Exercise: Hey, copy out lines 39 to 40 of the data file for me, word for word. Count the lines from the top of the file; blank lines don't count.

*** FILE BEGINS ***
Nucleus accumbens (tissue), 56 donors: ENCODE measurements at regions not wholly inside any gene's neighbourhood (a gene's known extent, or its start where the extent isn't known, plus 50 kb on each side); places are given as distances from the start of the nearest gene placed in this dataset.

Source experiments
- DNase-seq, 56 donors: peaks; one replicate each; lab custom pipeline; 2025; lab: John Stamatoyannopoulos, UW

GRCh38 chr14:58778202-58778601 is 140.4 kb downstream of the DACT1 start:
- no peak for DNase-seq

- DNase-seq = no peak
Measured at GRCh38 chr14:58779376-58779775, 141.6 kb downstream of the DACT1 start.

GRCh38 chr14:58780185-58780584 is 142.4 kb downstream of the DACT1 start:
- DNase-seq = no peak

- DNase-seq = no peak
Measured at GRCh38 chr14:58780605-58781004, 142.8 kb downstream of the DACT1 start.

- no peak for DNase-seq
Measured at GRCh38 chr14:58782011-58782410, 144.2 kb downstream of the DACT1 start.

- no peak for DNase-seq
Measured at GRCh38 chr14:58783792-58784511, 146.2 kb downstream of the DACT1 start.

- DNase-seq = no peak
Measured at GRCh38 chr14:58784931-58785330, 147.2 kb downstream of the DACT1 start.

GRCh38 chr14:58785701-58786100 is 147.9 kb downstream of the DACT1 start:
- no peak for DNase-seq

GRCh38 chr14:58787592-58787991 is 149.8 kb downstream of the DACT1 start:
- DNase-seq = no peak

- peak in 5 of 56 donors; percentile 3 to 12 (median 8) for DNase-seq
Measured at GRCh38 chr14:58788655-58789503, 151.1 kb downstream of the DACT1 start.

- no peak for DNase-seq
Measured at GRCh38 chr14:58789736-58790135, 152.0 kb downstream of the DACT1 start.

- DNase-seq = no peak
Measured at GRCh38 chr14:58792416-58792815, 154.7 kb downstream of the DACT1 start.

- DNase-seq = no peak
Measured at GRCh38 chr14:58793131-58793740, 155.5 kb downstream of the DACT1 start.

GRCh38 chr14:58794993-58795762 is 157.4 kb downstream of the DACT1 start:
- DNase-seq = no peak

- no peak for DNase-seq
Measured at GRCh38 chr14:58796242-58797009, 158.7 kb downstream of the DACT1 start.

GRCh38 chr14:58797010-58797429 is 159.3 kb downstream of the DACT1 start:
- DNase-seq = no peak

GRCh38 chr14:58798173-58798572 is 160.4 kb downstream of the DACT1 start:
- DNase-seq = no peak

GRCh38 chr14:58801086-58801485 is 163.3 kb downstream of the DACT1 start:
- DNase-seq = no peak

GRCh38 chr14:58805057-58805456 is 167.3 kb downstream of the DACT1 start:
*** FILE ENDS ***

- DNase-seq = no peak

GRCh38 chr14:58805057-58805456 is 167.3 kb downstream of the DACT1 start: